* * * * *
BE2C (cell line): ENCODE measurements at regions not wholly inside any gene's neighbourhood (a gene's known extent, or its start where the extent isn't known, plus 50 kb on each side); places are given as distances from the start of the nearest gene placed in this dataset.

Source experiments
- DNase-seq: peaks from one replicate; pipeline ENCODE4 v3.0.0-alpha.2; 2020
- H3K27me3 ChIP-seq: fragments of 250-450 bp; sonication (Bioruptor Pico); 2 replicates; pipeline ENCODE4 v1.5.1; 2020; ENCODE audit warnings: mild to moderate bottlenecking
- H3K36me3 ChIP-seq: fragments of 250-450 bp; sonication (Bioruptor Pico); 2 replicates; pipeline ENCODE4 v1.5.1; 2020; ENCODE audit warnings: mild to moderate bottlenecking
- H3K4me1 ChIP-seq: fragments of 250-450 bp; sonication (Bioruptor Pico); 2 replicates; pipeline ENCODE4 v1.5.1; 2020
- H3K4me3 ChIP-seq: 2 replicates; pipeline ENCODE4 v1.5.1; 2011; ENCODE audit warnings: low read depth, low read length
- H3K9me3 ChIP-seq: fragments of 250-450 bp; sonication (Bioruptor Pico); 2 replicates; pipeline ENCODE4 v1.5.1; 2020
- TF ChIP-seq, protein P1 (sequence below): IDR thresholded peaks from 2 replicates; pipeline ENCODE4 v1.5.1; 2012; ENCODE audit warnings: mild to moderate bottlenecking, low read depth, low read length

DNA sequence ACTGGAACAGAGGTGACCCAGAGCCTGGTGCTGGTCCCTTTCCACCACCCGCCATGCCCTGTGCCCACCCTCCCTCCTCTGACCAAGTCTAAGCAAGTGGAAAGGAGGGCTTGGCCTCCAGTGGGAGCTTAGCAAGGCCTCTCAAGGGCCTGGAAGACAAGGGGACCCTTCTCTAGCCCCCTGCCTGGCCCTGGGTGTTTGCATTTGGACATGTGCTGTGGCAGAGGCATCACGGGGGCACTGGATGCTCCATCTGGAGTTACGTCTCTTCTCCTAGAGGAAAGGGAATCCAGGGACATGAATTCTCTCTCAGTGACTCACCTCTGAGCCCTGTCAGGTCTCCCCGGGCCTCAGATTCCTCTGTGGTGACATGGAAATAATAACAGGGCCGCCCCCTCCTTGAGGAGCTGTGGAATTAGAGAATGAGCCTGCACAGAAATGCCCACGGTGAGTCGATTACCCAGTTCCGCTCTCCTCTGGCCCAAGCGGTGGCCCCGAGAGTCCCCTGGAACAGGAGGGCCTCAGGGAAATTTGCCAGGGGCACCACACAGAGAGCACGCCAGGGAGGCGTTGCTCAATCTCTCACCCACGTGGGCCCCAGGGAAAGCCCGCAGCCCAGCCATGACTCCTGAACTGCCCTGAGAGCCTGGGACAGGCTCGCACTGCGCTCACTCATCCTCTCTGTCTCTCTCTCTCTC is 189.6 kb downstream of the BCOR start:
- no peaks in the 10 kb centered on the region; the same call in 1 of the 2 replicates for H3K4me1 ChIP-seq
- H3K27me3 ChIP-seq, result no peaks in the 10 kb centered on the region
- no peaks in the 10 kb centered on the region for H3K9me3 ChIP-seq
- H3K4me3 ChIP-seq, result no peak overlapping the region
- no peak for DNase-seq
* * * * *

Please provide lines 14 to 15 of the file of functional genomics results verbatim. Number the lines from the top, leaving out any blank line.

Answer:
- H3K4me3 ChIP-seq, result no peak overlapping the region
- no peak for DNase-seq